Thursday, August 14, 2014

When in Rome?

A friend recently asked me for recommendations for Rome but I didn't have much to offer. The last time I was in Rome it was just for a short weekend, really not enough time, before sailing the Mediterranean.

I would recommend the Hotel Modigliani, which had been recommended to us by friends. It's a great location, very central, and although our room was tiny (by American standards) we had a balcony looking out to the hotel's back patio, where jasmine and citrus grew, scenting the air. The hotel has a good breakfast room and the staff were incredibly nice.

I would also recommend taking a walk to the Trevi Fountain, tossing in a coin (to insure your return to Rome) before making your way up the Spanish Steps. If you happen to do this at dusk when the light on the city is magical, all the better. Sure these are on every 'top things to see in Rome' list, and for good reason! Order an Aperol spritz or an espresso and do a little people watching.
I would also recommend the touristy Hop On, Hop Off bus if you have limited time as we did. Especially if you do it on your first day you can get a sense for where things are at in the city. And of course, you can get off and see some of the sights, explore an unknown neighborhood, jump back on, listen to the guide, etc. If you are traveling with friends you might want to make sure that you all know where you are going to "hop off" or else you might accidentally get separated, which I don't recommend!
I would absolutely recommend wandering the ruins of the Roman Forum and seeing the Colosseum. In fact, you should make reservations for a tour of the formerly not accessible lower and upper levels. This tour is amazing! You're taken to the lower level, which use to be under the Colosseum floor. Slaves, gladiators, animals, etc. were kept here and brought up using dumb waiter style apparatus'. It's awe-inspiring standing there, looking up and out of the stadium's walls.

The guide continues to the normal levels where spectators viewed the events. And then they will let you in to locked passages that lead up to the very top of the venue, with dramatic views to both below and the city around you. You must book this in advance, and they only allow a certain number of these tours per day.
You can wander the Forum on your own (there are plenty of self walks out there) or as part of the Colosseum tour. We did it on our own with the help of Lonely Planet, it's such a fascinating area to explore!
Of course I recommend touring the Vatican but again, a little planning goes a long way! With the help of the Rick Steve's guide (we'd never used it before but this tip alone sold me) we had reserved timed tickets in advance. This allowed us to skip the ridiculous queue outside and head directly to the entrance.

The only way to enter the Sistine Chapel is to go through the Vatican museum, but the museum is really interesting so it's hardly a bother. We picked a few rooms to explore along the way and soon we were stepping into the (not)peaceful chapel.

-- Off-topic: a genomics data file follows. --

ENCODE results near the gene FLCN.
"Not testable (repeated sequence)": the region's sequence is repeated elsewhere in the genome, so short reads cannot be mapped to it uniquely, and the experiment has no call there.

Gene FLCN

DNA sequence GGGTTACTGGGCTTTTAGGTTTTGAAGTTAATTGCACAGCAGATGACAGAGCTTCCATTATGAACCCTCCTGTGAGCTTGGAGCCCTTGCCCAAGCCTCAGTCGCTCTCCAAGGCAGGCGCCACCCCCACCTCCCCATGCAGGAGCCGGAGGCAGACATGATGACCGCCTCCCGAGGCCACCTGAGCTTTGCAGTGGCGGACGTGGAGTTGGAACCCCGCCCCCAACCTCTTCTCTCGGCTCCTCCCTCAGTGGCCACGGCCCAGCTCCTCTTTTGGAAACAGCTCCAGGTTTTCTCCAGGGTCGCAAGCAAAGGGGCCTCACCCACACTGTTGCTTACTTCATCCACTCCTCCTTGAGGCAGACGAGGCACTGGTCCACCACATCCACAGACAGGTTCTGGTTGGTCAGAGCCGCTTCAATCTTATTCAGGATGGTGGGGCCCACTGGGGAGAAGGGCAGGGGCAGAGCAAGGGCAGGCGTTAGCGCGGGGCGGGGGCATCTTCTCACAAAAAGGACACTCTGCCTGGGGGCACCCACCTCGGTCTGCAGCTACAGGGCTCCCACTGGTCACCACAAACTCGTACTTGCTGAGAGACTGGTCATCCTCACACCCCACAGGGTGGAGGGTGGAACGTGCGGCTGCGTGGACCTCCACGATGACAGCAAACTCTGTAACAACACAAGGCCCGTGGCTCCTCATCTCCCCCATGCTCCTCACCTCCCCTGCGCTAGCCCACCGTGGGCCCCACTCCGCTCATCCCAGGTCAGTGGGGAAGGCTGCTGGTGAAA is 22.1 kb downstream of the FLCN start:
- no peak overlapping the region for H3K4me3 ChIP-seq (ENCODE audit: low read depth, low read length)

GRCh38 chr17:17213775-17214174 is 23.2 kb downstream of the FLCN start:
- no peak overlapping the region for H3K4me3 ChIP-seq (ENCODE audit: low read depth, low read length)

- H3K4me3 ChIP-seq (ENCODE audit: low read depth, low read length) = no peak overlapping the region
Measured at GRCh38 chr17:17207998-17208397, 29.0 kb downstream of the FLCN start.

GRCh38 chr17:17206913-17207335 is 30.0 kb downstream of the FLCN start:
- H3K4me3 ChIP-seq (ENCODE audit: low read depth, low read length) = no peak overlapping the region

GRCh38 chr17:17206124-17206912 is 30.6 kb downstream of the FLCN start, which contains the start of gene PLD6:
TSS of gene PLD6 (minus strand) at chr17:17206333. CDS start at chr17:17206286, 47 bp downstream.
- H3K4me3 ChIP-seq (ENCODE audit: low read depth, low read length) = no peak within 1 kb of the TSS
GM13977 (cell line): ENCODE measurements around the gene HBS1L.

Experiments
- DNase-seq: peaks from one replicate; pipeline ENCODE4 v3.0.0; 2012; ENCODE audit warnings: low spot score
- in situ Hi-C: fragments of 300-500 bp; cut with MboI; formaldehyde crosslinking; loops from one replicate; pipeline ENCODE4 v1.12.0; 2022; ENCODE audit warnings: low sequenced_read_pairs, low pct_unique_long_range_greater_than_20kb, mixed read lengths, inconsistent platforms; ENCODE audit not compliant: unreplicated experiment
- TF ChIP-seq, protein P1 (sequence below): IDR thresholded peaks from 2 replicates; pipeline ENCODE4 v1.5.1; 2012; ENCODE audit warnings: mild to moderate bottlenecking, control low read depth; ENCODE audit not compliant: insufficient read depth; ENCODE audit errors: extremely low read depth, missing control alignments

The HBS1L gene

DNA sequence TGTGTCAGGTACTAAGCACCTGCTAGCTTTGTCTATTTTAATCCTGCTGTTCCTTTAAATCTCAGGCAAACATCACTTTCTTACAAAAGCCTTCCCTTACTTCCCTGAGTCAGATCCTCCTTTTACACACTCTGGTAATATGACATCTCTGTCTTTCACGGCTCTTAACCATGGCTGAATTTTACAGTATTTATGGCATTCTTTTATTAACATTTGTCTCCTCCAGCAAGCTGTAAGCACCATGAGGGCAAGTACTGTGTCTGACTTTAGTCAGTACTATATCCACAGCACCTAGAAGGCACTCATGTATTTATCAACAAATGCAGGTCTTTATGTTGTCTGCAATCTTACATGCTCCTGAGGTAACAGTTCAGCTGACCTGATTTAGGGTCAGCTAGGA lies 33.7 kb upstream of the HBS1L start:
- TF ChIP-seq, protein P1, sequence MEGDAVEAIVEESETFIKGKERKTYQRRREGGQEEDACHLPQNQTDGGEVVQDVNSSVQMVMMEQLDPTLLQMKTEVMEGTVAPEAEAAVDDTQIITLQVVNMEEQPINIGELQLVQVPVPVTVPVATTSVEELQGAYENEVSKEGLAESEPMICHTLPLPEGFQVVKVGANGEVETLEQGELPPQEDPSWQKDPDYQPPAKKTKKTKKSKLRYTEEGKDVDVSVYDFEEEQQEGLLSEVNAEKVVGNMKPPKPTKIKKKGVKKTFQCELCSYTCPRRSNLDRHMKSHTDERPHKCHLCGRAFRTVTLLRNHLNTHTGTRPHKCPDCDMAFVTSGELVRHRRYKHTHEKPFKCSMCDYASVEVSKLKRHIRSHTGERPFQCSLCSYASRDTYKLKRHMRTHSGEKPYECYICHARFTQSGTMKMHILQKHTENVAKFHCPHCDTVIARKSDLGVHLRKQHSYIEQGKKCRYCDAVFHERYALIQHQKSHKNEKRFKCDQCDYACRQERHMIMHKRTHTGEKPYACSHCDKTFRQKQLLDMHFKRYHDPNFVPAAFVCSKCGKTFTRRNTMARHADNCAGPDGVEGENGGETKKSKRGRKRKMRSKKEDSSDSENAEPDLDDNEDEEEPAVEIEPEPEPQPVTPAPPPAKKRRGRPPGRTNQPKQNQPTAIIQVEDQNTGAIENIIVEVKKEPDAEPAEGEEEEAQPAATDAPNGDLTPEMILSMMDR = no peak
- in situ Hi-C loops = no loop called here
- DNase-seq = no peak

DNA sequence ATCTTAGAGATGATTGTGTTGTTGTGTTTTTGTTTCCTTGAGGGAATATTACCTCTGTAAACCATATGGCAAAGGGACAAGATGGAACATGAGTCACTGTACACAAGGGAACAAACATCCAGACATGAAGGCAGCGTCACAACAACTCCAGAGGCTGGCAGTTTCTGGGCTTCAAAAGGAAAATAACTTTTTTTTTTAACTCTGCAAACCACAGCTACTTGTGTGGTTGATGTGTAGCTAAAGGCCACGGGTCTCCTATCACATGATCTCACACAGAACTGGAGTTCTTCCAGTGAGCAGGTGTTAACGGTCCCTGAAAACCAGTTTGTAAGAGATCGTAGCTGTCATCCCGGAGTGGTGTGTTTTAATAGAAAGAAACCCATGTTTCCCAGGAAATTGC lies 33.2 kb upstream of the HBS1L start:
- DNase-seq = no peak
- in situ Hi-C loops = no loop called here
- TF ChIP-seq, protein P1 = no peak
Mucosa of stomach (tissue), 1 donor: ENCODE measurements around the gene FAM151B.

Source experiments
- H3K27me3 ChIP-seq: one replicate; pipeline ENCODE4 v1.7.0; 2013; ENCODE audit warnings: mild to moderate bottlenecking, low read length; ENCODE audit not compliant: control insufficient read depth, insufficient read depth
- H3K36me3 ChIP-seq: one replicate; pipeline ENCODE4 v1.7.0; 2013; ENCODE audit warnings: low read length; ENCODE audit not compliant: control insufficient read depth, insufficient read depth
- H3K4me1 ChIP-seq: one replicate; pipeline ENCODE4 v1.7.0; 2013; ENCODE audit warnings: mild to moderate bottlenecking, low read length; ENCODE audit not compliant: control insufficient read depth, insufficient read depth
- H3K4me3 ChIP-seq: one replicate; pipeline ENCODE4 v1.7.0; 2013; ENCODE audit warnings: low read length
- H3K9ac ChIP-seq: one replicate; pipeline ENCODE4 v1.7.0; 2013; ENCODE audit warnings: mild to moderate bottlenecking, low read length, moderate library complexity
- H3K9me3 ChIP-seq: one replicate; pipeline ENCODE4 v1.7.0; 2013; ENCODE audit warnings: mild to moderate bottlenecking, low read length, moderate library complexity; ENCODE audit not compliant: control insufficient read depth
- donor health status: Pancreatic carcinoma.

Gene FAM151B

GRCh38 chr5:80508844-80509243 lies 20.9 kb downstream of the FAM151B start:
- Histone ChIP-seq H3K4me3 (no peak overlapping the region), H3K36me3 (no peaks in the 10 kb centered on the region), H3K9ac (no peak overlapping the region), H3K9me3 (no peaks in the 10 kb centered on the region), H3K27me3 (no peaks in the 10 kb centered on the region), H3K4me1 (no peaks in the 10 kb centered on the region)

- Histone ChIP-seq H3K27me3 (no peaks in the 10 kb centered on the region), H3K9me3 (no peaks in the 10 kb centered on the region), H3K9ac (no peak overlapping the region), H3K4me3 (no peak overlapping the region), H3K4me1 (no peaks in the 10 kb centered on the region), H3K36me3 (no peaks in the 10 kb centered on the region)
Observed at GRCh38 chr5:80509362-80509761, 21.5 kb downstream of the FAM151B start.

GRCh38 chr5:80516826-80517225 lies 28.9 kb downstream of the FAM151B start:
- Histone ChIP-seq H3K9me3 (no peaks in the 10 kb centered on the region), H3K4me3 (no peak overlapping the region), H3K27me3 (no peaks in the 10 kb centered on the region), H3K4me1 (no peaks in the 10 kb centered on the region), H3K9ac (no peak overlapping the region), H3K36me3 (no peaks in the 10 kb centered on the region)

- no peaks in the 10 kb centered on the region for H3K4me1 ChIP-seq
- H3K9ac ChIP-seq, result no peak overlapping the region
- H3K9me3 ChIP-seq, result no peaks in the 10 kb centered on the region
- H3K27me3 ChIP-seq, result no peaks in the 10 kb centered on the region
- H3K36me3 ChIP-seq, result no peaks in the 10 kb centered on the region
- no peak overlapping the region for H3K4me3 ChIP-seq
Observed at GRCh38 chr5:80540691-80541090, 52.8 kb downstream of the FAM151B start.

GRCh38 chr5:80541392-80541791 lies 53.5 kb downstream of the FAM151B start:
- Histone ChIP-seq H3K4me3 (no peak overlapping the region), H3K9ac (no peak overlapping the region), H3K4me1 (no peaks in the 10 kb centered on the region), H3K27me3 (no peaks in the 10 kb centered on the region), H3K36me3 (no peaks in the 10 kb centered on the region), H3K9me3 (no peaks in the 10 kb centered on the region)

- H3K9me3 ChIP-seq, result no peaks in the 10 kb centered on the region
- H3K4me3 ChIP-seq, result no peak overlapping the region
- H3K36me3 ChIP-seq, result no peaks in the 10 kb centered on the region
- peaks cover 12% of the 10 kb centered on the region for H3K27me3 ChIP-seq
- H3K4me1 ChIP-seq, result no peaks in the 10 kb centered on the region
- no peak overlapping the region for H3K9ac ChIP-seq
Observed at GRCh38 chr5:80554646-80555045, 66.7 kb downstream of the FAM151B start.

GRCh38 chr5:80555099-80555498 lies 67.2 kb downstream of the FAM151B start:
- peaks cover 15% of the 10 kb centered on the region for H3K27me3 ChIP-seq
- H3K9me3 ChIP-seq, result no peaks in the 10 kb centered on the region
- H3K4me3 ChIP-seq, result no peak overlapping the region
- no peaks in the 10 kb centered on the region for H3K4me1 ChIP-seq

Once we had sufficiently crooked our necks, inspecting all the intricate paintings, the Rick Steve's guide proved itself again by directing us to a "tours only" exit which is a short cut to St Peter's Cathedral. No one stopped us or asked which tour we were a part of, and in minutes we were inside the cathedral, again skipping multiple hour long queues.
Did I mention that we were in the church on May 21, 2011? Hilarity ensued.

I wish I had more recommendations on dining in Rome but I have always found that the big foodie cities of the world require careful planning or they can end up serving you the most banal meals. We had researched, made lists, etc. but the city is huge and without knowing for sure where we'd be at any given time, our lists were a bust.

Drinks were easy to come by anywhere; Aperol spritz, beer, wine, martinis, no problem.

Our best meal was a lunch we had after visiting the Vatican. We hopped in a cab and sped over to La Campana restaurant, which is one of the oldest in Rome. The interior was cold and boring but the food was amazing!

Fried artichokes, fried zucchini flowers, pasta with truffles... we all loved it!

And upon leaving, and deciding to walk to the nearby Piazza Novona, we stumbled upon Antica Norcineria, a fantastic shop filled with amazing deli items. An unexpected opportunity to stock up on items to take home.

And of course we had pizza at Forno in the Campo di Fiorini one afternoon. The bianci was good, the mushroom was better. But I would have happily just grazed the market that was going on instead.

And on our last night we fancied it up and dined at the Michelin starred Mirabelle. The food was good, none of us were blown away, but the view was amazing. We had a table on the balcony, overlooking part of the city for sunset. The air was heavy with jasmine and the whole thing felt very over the top!
All photos from Rome are here.

- Posted using BlogPress from my iPad

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